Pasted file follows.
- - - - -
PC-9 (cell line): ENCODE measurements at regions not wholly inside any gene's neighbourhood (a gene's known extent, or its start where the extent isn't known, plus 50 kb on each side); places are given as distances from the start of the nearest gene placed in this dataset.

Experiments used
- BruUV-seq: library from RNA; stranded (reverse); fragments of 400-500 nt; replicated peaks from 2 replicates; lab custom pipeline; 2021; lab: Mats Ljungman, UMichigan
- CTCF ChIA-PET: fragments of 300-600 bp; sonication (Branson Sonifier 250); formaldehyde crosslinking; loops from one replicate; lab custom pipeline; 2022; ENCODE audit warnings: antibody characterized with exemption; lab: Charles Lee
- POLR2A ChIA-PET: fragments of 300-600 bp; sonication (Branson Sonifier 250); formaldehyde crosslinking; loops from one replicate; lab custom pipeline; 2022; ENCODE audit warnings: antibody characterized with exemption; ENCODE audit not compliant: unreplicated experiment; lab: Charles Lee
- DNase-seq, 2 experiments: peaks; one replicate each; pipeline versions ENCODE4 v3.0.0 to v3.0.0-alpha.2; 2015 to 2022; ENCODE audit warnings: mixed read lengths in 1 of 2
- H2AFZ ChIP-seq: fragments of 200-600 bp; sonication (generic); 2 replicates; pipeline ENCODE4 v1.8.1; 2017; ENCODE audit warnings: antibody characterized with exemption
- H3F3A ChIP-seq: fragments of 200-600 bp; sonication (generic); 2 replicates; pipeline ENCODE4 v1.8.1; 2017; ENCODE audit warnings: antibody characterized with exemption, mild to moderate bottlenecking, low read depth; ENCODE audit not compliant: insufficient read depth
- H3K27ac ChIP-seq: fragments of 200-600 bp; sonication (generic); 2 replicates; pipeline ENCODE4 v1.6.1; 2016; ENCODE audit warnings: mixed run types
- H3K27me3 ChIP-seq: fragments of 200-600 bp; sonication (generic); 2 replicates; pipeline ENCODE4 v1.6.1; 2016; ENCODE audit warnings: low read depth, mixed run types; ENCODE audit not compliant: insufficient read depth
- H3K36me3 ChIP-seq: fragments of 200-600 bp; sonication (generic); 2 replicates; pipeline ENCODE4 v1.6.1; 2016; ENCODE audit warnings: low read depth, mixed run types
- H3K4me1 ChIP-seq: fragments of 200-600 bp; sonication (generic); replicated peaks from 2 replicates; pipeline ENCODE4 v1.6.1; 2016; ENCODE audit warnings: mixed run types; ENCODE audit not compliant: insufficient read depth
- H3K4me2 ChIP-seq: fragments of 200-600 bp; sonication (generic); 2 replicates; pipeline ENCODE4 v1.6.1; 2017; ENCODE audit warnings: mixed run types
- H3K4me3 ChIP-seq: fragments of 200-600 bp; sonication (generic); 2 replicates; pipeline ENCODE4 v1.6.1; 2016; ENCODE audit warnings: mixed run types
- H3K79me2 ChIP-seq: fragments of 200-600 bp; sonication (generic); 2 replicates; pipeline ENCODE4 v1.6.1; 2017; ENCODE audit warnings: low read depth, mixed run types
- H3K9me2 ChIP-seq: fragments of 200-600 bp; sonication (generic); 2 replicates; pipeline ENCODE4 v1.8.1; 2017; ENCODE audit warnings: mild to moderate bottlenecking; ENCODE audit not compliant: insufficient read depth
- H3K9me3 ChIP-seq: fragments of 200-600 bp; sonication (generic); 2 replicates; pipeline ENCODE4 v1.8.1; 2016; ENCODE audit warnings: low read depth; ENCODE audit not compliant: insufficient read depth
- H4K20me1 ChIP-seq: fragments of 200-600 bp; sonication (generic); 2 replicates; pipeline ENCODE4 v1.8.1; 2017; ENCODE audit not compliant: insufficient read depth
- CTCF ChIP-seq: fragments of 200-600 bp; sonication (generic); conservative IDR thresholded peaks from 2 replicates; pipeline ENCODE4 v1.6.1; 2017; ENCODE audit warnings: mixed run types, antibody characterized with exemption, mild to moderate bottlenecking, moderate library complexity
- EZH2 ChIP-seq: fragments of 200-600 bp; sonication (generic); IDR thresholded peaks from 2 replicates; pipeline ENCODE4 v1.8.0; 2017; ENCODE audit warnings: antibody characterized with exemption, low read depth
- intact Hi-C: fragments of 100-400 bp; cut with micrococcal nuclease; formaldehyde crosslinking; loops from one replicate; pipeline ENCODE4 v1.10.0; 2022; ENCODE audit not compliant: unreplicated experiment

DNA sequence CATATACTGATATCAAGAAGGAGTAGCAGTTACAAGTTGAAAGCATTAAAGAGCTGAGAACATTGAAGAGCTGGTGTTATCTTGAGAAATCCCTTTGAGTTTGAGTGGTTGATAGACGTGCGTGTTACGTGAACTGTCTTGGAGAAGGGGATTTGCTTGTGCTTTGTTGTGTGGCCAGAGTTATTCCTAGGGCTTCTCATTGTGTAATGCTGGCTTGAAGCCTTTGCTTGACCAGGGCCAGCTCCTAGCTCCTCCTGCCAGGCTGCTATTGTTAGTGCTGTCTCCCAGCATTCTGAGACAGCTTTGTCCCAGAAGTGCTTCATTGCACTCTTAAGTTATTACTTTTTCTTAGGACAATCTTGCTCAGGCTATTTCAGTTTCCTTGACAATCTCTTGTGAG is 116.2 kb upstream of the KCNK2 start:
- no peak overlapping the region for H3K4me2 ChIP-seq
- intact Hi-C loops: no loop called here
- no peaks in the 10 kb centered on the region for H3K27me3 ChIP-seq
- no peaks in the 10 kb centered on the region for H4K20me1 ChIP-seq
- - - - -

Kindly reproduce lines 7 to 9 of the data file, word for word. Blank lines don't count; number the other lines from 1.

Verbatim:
- H2AFZ ChIP-seq: fragments of 200-600 bp; sonication (generic); 2 replicates; pipeline ENCODE4 v1.8.1; 2017; ENCODE audit warnings: antibody characterized with exemption
- H3F3A ChIP-seq: fragments of 200-600 bp; sonication (generic); 2 replicates; pipeline ENCODE4 v1.8.1; 2017; ENCODE audit warnings: antibody characterized with exemption, mild to moderate bottlenecking, low read depth; ENCODE audit not compliant: insufficient read depth
- H3K27ac ChIP-seq: fragments of 200-600 bp; sonication (generic); 2 replicates; pipeline ENCODE4 v1.6.1; 2016; ENCODE audit warnings: mixed run types